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North Texan Zig Ziglar Remembered

Zig's public Facebook page
Zig Ziglar

Services for internationally-known motivational speaker Zig Ziglar will be Saturday at 11am at Prestonwood Baptist Church in Plano. The 86 year old Ziglar died of pneumonia Wednesday.

Prestonwood Pastor Jack Graham says ZigZiglar sat in the first pew nearly every Sunday for 20 years.

“Now imagine that, being a preacher and preaching to Zig Ziglar, the ultimate communicator,” said Graham.

Graham says Ziglar had a genuine enthusiasm for encouraging and helping people.

“He was just able to take great truths and practical applications of important issues and ideas and say it in a way with such humor and such joy that people were just captivated,” said Graham.

Ziglar’s positive messages came in his famous seminars that drew thousands; more than two dozen books he authored; and audio tapes. Al Fike is a motivational speaker and Christian comedian living in Richardson. He came to know Ziglar and even share a stage with him on several occasions. He says one particular Zigism changed his life: you can respond to an event in your life or you can react. Fike says a response is positive, a reaction generally negative.

“When I think about Zig a lot, that particular phrase is the one I probably think about the most,” said Graham. “It’s affected my comedy career, the ministry that I’m in, my family life and my kids, everything. It’s affected all parts of my life.”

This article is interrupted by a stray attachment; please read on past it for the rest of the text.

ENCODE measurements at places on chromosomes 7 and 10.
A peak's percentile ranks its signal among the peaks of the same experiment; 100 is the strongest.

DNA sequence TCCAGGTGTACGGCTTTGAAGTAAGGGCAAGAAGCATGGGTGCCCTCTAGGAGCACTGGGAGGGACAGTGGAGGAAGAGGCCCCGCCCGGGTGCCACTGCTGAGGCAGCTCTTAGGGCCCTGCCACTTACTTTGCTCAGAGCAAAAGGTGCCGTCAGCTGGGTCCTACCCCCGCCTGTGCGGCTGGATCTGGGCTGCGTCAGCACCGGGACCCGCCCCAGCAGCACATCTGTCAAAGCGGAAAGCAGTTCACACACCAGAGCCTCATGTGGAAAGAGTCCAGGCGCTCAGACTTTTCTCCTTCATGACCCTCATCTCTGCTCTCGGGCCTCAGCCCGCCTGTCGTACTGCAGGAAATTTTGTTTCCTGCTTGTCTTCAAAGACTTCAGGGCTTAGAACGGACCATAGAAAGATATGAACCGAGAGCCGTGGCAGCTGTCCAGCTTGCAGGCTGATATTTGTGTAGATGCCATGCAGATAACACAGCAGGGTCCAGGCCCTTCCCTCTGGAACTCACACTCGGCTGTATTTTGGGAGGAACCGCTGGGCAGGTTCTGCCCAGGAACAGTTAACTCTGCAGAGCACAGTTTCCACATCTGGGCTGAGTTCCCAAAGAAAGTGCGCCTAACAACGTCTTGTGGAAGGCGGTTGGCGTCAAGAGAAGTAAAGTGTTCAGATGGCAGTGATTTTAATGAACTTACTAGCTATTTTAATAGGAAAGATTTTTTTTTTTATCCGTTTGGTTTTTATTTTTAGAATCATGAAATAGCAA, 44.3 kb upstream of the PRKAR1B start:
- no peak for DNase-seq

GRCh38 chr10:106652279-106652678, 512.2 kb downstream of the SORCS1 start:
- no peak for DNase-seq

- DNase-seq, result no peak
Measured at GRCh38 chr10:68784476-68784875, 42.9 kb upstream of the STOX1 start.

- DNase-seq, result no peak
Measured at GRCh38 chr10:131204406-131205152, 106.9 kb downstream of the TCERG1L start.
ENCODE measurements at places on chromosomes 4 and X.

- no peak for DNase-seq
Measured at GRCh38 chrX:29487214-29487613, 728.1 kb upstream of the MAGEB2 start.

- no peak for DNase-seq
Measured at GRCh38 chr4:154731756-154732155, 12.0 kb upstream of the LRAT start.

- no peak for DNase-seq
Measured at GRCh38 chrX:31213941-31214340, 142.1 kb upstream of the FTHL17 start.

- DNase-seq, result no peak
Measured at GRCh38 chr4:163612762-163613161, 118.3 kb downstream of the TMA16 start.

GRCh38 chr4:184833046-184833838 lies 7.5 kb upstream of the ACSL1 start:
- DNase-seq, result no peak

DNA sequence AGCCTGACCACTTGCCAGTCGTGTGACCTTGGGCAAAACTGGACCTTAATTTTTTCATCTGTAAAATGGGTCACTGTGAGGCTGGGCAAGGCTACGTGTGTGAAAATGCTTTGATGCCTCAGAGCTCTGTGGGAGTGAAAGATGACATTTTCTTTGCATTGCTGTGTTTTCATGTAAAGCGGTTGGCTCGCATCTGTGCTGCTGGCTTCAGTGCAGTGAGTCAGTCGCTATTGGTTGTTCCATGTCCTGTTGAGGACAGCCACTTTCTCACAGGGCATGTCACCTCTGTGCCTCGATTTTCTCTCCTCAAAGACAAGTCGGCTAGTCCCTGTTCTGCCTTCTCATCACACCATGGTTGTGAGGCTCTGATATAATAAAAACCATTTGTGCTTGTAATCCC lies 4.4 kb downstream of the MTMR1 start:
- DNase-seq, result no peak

Governor Rick Perry, at an event in Irving, said Zigler influenced so many people.

“Through his teachings, through his quotes, through his seminars all of us have gleaned some wisdom and some direction in how to live a full, wholesome and spiritual life,” said Perry.

Jack Graham says Zig Ziglar was a man of faith and the real deal – onstage and off.

“This wasn’t an act,” said Graham. “His ability to communicate and motivate came from deep within.”

Graham says Zig Ziglar was the great encourager; a minister of hope.

Below is a video of Zig Ziglar at one of his famous seminars:


Former KERA reporter BJ Austin spent more than 25 years in broadcast journalism, anchoring and reporting in Atlanta, New York, New Orleans and Dallas. Along the way, she covered Atlanta City Hall, the Georgia Legislature and the corruption trials of Louisiana Gov. Edwin Edwards.